With Robert Icke’s Hamlet currently playing at the Almeida Theatre, we look back to Sarah Hemming’s interview with the young director in 2016, for the Financial Times:
Theatre is the great art form of now,” says Robert Icke. “It happens to you live; we cook the food live. And if it’s not doing that, there’s a teenager in me that starts rebelling and going, ‘I just don’t know what that is for.’”
Although he is not yet 30, Icke has already proved his originality as a stage director. His 1984 (co-created with Duncan Macmillan for Headlong and currently touring the US) reshaped Orwell’s dystopian novel into a disturbingly timely stage work about surveillance and thought manipulation. The production won Icke and Macmillan the Best Director accolade at the 2014 UK Theatre Awards.
Another Best Director award followed last year, after Icke launched the Almeida Theatre’s Greek season with a revelatory and electrifying new version of Oresteia that approached the 2,500-year-old tragedy as if it were a contemporary text. Icke configured the theatre as a courtroom where nothing was certain — justice, narrative, the role of theatre itself — making us wrestle with our own judgment on the desolate central story.
So how do you follow such a harrowing, blood-soaked epic? In Icke’s case, rather surprisingly, with Chekhov. He’s back in the Almeida rehearsal room with Uncle Vanya, which, in contrast to Oresteia, with its cast of royals and deities, depicts a rundown rural estate peopled with disconsolate misfits.
“I really wanted to do something that was less bleak,” he explains. “Which seems hilarious now I am working on it! I spent 14 months working on nothing but Oresteia, which was blissful — but it’s a dark place to live. So I wanted something that was a bit more emotional; more microscope, rather than telescope. And this story is the opposite [to Oresteia] in a way: nothing actually happens and there really is no plot in the traditional sense.”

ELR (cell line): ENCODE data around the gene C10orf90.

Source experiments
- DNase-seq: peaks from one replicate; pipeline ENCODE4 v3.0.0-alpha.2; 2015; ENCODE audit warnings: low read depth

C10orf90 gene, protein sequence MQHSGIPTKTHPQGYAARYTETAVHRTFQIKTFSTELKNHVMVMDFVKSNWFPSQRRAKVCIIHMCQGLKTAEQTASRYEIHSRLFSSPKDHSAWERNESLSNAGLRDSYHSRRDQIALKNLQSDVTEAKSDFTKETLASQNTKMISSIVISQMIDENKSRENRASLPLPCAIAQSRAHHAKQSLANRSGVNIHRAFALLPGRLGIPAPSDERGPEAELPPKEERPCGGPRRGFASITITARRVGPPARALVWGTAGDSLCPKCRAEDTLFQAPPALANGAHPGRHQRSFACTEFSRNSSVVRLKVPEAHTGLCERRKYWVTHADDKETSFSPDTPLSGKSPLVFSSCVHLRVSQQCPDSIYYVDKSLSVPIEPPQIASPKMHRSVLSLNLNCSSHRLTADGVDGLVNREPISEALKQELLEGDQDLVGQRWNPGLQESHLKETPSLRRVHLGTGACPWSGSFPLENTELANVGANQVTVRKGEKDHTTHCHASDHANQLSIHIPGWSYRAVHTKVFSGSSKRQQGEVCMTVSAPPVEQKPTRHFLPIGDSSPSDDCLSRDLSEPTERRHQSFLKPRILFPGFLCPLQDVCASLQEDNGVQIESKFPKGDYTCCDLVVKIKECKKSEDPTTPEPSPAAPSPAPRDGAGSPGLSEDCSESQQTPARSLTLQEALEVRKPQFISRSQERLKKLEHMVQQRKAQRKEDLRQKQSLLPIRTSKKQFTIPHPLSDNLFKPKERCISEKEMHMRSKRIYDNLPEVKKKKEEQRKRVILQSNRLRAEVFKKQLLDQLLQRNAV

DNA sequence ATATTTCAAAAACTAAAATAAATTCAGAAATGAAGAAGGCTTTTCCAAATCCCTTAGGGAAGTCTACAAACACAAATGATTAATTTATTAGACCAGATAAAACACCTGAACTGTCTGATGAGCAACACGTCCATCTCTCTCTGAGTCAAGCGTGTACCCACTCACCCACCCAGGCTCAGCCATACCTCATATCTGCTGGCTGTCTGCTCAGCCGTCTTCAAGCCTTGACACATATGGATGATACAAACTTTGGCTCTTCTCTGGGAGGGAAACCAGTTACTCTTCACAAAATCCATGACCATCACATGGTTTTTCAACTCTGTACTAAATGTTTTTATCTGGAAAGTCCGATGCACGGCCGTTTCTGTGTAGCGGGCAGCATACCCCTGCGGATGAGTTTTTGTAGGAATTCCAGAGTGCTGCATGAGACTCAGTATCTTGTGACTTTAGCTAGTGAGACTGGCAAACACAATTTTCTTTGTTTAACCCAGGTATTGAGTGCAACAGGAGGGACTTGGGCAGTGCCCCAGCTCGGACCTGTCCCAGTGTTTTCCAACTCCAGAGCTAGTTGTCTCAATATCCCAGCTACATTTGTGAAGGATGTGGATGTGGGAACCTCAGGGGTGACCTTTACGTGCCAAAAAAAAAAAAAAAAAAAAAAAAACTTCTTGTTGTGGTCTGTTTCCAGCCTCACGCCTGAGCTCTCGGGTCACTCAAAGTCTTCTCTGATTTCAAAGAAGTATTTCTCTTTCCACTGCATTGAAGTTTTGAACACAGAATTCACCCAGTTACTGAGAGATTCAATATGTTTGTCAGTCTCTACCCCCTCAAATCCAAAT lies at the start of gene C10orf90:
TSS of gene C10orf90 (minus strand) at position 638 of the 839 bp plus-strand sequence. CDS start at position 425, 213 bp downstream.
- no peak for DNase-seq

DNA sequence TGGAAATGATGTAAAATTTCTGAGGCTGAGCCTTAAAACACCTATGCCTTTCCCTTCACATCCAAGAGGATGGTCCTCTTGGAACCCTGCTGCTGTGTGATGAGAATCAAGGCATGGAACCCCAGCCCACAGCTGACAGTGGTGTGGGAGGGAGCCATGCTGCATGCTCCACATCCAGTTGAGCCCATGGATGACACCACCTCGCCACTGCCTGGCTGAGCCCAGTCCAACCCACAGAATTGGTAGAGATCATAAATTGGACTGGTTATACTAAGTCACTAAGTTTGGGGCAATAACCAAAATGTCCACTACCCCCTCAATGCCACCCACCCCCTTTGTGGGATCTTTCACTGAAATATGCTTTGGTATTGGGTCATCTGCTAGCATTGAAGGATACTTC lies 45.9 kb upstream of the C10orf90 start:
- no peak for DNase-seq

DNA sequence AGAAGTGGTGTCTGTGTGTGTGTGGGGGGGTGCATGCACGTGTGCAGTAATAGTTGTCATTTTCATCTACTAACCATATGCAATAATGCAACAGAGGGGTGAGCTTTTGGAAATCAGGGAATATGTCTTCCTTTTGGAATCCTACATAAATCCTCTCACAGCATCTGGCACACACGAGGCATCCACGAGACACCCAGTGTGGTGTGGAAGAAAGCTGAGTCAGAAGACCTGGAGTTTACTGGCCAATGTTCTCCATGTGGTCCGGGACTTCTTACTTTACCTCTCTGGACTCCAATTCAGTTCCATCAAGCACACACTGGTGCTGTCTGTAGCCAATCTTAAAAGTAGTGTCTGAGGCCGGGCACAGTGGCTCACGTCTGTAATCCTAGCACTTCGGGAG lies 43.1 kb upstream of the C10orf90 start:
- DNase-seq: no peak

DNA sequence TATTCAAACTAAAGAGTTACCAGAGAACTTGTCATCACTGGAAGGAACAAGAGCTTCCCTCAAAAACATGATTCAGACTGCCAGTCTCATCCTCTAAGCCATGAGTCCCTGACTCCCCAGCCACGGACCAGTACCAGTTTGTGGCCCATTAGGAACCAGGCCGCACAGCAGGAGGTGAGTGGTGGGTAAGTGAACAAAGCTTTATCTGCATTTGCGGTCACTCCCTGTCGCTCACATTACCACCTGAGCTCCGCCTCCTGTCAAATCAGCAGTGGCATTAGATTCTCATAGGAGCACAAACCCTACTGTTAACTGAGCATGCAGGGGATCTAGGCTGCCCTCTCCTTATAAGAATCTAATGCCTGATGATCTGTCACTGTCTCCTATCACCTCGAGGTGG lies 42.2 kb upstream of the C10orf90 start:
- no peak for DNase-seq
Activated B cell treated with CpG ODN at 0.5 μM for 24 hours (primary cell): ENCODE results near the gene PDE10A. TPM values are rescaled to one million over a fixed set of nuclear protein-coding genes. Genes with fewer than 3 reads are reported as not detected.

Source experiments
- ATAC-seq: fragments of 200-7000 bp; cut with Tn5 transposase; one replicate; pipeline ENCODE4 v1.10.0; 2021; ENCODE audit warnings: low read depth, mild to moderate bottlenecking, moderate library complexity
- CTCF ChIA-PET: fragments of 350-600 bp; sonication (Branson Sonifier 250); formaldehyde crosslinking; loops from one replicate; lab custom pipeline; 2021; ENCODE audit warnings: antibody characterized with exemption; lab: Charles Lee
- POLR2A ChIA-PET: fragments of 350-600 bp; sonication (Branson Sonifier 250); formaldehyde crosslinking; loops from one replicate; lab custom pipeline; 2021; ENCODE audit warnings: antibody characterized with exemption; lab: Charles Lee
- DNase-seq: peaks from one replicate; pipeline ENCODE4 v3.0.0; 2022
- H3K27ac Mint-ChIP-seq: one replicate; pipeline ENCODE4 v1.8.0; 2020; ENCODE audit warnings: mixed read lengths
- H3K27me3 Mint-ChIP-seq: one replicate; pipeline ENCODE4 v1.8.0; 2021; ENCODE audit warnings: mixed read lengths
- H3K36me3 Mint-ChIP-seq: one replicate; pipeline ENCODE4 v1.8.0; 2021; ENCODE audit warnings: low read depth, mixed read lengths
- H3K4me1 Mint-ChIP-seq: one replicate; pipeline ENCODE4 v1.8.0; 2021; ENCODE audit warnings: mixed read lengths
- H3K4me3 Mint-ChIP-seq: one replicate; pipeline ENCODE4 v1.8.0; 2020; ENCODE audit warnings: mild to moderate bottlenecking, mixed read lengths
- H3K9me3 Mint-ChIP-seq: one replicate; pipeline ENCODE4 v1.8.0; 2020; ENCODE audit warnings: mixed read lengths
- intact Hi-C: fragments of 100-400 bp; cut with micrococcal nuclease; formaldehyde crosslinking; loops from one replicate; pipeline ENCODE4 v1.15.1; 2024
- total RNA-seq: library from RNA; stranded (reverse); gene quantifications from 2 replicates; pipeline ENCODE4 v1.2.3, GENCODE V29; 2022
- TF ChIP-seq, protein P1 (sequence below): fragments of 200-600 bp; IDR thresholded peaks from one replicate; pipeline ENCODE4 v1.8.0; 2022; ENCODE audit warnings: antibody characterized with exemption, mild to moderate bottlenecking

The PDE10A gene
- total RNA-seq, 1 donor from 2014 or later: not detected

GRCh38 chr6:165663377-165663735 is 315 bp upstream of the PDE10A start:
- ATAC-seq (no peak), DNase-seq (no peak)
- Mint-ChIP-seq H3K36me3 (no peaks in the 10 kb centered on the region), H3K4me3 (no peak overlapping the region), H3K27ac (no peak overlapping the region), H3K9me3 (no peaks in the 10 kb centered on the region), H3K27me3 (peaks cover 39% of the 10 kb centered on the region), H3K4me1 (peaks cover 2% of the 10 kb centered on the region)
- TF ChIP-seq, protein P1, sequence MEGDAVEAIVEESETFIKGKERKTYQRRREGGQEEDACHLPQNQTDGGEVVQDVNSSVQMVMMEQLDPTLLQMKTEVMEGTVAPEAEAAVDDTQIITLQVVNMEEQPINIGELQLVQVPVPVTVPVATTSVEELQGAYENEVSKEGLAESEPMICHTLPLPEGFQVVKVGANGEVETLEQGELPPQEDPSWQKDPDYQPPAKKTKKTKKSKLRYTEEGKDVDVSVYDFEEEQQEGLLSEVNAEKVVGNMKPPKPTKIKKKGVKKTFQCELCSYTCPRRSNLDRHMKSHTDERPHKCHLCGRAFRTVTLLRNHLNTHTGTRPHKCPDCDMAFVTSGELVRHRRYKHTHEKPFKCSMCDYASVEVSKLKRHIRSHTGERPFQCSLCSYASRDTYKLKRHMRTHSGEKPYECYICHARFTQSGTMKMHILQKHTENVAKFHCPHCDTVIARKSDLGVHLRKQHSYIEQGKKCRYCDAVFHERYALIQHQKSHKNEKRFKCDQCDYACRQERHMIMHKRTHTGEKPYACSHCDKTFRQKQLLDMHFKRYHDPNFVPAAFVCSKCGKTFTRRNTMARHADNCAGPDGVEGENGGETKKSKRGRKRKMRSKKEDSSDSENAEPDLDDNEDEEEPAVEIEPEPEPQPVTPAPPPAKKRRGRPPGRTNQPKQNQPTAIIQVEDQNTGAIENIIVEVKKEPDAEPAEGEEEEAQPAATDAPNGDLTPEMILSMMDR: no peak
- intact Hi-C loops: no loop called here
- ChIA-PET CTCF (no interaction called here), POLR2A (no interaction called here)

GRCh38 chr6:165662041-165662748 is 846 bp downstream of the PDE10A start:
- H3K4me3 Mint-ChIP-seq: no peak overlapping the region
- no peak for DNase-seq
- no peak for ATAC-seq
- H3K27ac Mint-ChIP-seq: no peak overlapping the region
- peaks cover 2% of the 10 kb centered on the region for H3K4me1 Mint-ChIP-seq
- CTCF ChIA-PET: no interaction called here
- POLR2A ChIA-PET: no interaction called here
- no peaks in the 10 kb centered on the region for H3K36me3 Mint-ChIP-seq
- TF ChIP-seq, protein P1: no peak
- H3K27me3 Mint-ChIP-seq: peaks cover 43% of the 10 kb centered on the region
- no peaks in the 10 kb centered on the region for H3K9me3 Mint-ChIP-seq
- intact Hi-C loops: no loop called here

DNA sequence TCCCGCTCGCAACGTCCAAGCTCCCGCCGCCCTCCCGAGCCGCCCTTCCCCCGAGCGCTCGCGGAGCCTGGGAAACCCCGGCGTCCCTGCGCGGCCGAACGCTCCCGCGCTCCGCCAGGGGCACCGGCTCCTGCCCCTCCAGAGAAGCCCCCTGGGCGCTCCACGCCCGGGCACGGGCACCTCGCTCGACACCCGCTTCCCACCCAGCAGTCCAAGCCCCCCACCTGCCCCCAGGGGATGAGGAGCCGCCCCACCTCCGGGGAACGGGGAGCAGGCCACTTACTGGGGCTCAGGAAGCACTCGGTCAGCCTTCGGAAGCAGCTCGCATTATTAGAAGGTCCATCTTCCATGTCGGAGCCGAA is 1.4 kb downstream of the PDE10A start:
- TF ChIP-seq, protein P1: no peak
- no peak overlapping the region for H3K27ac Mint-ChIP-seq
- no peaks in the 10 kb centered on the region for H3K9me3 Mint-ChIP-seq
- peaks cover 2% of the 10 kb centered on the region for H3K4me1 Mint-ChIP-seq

We are huddled beside a portable heater in a spartan back office at the Almeida’s north London rehearsal space. On the other side of the door, two cast members are practising lines, committing to memory the farewell scene between Astrov and Elena. Even when delivered with no emotion, it is heartbreaking — one of the many pinch-points in Chekhov’s humane masterpiece of misdirected love, wasted potential and thwarted hopes.
It’s the Russian playwright’s sheer daring that fascinates Icke. “Chekhov talks and talks about how you make it real,” he observes. “He says in a letter — this is paraphrased — everyone runs around on stage firing guns; too much stuff happens. There should be plays where people just eat and then fall asleep and get a bit drunk and say things that they don’t really mean.
“[In Uncle Vanya] characters keep doing things that you wouldn’t expect them to do in a traditional plot structure. So they say something and then don’t do it. He is so good at the unfinished sentence and the thought that nobody responds to. There’s just nothing like it. I can’t think of anyone else now who can achieve that sort of observation.”